Yesterday, for our second weekend together, we decided to drive down to Bluff, stopping at Gore on the way.  Gore is "New Zealand's Capital of Country Music".  There is also a fabulous little art gallery and a few museums, including a "Moonshine" museum (which we skipped because of the admission charge).  While we were there, eating in a cafe, we suddenly heard a high-pitched voice behind us yelling, "Kate!"  It was a little girl from Kate's school, whom we had met earlier in the week.  This little girl is in the class younger than Kate's but I suspect she's on the older end of that class, while Kate is on the younger end of hers.  She seems to be quite a social butterfly and apparently, according to her mother, she was chatting about Kate all the way from Balclutha (about an hour's drive).  We laughed because, back in Livingston, Kate had gotten quite famous.  We'd meet people everywhere who knew Kate and we'd have no idea who they were.  It was funny that, after less than 10 days in the country, we'd drive an hour from home and run into someone who knew Kate!  She makes an impression, for sure.

The best part of the day was playing on the rocky beach at Bluff.  Unfortunately, Laura's camera battery died before we got there and I left my Android in the car so we didn't get pictures of what would have been just a classic Kate image.  Kate was dressed in a very fancy pink dress, one of her favourites.  I don't bother trying to get her to NOT wear such things when we go to play on the beach, because it's not worth the fight and it makes her happy.  She, of course, shed her shoes the minute we reached the beach and started frolicking in her fancy pink dress.  She climbed around on the rocks, picked up shells, and examined the very interesting sea life.  We even found 2 tiny hermit crabs.  Laura had picked up a couple of shells, thinking they were devoid of life, and suddenly saw tiny claws extending from them.  We put them back in the sand and watched them very slowly make their way back to the water and safe hiding places under rocks and seaweed.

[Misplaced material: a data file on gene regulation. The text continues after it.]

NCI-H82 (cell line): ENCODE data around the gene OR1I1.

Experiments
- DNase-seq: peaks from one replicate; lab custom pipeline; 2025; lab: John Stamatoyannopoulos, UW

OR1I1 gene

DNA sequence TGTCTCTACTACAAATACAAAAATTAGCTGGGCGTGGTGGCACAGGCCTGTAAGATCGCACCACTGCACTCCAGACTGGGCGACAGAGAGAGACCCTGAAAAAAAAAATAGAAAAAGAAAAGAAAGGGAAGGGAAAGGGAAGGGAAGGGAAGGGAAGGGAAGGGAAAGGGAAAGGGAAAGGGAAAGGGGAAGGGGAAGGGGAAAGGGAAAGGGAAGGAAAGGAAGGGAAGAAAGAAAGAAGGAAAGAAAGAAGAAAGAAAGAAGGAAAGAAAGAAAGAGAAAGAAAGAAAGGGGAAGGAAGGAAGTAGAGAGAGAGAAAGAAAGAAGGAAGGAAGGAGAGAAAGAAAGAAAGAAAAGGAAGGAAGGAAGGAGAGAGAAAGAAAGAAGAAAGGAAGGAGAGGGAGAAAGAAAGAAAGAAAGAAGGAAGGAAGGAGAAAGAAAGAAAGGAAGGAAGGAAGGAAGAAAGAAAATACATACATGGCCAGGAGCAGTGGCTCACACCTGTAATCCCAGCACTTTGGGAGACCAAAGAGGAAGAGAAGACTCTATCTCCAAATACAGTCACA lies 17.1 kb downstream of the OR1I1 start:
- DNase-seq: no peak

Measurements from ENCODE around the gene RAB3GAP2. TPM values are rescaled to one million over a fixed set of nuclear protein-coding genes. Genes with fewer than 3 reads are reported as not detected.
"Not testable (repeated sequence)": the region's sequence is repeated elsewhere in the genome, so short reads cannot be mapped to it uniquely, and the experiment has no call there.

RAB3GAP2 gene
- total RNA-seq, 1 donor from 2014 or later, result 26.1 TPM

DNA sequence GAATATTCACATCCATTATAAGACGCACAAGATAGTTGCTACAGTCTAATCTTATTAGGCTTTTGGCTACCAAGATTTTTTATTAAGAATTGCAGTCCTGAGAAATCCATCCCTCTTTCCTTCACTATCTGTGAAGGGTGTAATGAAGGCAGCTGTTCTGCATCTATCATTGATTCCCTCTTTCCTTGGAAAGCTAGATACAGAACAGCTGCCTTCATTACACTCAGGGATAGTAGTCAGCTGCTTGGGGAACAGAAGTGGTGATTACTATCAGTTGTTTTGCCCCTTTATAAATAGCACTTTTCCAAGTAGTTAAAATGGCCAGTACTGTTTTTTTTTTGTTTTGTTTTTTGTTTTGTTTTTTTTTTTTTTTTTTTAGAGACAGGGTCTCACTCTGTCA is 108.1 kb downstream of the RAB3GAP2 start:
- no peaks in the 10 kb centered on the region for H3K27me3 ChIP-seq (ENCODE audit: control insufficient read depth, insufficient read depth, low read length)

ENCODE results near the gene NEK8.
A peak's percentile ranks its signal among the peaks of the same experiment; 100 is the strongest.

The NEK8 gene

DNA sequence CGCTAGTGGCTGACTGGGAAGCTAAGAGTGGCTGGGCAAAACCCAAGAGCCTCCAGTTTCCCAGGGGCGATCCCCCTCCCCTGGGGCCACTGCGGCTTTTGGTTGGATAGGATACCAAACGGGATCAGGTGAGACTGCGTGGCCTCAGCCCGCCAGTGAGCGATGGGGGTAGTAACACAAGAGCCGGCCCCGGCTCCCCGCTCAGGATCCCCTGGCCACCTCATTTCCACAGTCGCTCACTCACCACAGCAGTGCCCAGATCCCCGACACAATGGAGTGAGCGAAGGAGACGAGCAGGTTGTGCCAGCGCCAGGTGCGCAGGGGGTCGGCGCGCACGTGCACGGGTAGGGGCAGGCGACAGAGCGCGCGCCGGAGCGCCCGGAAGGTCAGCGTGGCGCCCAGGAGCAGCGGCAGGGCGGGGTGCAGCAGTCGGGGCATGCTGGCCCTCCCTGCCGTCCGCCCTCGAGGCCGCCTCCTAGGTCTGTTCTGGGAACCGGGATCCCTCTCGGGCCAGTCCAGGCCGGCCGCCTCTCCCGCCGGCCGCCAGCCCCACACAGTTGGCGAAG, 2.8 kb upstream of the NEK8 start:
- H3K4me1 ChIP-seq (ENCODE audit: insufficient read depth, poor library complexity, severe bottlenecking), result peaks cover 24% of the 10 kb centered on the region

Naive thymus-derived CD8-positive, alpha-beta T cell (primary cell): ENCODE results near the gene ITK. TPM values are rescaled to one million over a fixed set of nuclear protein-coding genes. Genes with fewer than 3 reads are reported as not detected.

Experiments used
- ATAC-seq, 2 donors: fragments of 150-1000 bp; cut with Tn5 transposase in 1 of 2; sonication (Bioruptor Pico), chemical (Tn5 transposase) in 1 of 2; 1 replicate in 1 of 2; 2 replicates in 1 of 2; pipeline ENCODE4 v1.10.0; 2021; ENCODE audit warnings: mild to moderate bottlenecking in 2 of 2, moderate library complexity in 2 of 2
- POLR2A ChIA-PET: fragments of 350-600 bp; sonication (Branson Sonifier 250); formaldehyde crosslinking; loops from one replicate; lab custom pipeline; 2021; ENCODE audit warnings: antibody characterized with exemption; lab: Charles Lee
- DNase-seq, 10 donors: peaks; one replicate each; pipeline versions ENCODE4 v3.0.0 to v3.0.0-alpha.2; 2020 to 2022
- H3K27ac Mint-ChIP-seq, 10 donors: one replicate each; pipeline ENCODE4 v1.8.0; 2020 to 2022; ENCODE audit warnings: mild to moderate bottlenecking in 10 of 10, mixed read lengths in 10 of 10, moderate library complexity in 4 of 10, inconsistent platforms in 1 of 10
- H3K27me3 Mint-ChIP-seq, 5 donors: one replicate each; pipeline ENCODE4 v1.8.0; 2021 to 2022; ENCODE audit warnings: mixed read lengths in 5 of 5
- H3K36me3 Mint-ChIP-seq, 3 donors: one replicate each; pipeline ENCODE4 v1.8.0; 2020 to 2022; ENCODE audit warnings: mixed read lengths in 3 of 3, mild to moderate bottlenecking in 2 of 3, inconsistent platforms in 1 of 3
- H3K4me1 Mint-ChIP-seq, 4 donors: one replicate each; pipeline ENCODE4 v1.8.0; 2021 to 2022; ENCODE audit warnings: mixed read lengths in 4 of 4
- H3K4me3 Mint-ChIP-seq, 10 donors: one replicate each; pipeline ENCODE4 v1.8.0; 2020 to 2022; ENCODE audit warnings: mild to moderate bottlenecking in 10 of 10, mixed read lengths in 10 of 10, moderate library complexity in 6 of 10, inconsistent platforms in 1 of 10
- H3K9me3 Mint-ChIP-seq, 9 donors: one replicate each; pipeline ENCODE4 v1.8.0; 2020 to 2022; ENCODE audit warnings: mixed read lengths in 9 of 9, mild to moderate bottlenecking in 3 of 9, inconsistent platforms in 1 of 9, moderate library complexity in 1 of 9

Laura and I at the beach at Paptowai
We ended the day with some battered oysters and chips and a lovely drive home with a big almost-full moon periodically enshrouded in mist.  Tomorrow, Geyser will be joining us.  Another exciting reunion!   And then it's down to the business of seeing as much of New Zealand as we can, in case this adventure really only lasts a year because, believe me, a year is not nearly enough to see all of the amazing sites we've read and heard about!